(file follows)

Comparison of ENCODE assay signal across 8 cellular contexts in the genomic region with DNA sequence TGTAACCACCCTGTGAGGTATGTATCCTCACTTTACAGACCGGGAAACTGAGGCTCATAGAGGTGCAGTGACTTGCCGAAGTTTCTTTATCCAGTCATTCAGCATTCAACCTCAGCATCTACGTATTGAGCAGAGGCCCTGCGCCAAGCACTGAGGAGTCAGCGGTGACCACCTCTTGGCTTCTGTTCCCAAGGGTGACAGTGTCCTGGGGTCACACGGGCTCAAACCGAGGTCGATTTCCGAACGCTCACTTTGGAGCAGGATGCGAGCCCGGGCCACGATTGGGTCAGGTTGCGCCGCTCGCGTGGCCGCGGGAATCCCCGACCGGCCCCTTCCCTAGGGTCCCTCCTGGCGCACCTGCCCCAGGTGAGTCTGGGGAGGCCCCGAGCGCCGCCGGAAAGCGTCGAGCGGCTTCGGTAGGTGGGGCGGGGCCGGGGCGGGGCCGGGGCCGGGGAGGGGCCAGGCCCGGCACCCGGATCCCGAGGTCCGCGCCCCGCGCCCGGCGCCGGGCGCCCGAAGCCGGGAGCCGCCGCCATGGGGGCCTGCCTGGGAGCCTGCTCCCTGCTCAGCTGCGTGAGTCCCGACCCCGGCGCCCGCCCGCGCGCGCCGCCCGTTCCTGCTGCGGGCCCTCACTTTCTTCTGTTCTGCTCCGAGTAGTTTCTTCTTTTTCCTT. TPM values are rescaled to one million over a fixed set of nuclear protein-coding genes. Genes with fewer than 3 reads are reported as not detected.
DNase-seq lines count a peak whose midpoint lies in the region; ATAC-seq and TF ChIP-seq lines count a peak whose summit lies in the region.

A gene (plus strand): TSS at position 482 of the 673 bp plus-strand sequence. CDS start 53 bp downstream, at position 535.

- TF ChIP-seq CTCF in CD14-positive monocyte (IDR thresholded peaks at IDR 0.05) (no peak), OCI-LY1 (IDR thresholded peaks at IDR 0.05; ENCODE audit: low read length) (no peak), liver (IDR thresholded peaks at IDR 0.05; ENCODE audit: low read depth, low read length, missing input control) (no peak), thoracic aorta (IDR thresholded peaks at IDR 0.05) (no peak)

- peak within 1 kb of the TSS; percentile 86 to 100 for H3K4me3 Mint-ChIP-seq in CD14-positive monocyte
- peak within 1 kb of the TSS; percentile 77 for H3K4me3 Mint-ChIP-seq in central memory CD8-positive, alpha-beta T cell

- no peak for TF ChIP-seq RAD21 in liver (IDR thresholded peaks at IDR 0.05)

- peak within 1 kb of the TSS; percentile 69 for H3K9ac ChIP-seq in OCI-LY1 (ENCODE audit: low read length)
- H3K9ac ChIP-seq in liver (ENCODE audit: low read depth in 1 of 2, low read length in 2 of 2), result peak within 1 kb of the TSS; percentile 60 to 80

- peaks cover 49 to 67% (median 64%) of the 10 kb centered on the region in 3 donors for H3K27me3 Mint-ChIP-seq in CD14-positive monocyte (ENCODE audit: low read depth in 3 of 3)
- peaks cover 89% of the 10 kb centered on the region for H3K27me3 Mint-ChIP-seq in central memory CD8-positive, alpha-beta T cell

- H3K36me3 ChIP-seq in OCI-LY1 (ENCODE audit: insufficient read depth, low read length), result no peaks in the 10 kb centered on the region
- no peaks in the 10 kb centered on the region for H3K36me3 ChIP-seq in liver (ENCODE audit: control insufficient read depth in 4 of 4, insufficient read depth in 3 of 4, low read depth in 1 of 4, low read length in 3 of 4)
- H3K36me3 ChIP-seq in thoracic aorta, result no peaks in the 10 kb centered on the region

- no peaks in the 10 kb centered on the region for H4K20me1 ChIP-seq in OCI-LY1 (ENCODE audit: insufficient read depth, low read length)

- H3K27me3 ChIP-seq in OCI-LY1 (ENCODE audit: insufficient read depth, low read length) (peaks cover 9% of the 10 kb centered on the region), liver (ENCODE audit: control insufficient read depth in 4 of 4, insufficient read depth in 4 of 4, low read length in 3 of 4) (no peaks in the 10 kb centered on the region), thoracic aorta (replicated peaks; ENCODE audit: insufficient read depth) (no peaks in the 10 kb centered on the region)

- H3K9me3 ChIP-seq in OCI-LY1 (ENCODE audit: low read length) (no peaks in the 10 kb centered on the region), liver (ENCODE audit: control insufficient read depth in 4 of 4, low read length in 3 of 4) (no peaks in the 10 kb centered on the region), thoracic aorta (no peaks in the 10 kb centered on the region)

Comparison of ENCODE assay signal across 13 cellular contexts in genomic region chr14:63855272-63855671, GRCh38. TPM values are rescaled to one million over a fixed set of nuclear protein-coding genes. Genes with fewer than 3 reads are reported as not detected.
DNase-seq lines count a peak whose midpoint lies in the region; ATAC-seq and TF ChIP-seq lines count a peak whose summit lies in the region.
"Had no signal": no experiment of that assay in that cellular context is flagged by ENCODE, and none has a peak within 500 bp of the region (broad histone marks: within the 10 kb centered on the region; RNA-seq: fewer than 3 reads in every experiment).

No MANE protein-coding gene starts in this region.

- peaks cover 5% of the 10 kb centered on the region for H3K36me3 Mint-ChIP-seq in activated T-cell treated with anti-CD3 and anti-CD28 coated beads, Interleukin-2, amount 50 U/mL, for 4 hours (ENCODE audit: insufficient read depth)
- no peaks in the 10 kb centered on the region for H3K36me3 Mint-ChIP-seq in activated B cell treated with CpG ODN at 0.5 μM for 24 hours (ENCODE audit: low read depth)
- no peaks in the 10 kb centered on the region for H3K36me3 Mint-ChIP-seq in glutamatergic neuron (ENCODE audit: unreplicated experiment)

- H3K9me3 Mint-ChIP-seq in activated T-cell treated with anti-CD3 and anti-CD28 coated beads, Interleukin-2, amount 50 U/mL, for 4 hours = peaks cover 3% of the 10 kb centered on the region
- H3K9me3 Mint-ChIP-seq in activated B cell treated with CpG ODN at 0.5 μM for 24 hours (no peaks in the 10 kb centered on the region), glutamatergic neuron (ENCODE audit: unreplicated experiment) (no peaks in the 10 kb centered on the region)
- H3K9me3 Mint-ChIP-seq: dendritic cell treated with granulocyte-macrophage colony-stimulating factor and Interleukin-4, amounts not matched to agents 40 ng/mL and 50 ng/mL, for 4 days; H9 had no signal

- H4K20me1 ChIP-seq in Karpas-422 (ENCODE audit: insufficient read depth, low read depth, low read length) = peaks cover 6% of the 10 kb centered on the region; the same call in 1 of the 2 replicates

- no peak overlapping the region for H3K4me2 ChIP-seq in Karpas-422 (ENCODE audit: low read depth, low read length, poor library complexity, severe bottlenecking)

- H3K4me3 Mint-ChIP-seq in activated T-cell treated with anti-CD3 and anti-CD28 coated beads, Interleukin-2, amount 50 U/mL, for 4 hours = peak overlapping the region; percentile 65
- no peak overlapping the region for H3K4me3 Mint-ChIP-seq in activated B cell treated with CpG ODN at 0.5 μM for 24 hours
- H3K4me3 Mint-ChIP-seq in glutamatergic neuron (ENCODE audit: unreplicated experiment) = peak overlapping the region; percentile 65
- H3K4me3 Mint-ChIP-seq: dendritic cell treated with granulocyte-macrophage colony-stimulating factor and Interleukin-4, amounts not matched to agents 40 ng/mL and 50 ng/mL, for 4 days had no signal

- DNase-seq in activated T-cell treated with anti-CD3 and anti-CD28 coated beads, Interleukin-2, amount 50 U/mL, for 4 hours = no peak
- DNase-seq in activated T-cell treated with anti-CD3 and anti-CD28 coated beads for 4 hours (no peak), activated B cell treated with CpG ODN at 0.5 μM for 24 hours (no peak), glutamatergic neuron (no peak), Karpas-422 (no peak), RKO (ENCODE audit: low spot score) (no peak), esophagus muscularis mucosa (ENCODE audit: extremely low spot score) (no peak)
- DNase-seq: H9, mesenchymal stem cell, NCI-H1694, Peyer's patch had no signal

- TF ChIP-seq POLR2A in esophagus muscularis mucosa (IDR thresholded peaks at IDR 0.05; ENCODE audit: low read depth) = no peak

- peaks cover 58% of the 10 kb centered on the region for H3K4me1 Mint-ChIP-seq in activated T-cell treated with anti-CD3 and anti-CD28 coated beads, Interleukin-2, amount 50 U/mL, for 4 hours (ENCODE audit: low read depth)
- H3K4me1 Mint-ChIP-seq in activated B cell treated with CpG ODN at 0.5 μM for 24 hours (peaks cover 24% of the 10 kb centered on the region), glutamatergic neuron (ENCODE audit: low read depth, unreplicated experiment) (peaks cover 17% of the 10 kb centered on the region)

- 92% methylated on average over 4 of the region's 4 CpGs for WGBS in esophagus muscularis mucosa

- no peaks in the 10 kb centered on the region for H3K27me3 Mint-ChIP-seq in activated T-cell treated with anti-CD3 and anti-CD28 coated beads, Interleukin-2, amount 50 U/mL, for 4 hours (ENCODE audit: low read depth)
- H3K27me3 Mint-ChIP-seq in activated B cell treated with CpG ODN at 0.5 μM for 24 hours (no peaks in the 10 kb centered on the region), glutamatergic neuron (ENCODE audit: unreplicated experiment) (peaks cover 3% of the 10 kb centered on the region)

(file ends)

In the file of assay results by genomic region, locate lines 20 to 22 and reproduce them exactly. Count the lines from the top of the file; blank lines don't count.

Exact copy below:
"Had no signal": no experiment of that assay in that cellular context is flagged by ENCODE, and none has a peak within 500 bp of the region (broad histone marks: within the 10 kb centered on the region; RNA-seq: fewer than 3 reads in every experiment).

No MANE protein-coding gene starts in this region.

- peaks cover 5% of the 10 kb centered on the region for H3K36me3 Mint-ChIP-seq in activated T-cell treated with anti-CD3 and anti-CD28 coated beads, Interleukin-2, amount 50 U/mL, for 4 hours (ENCODE audit: insufficient read depth)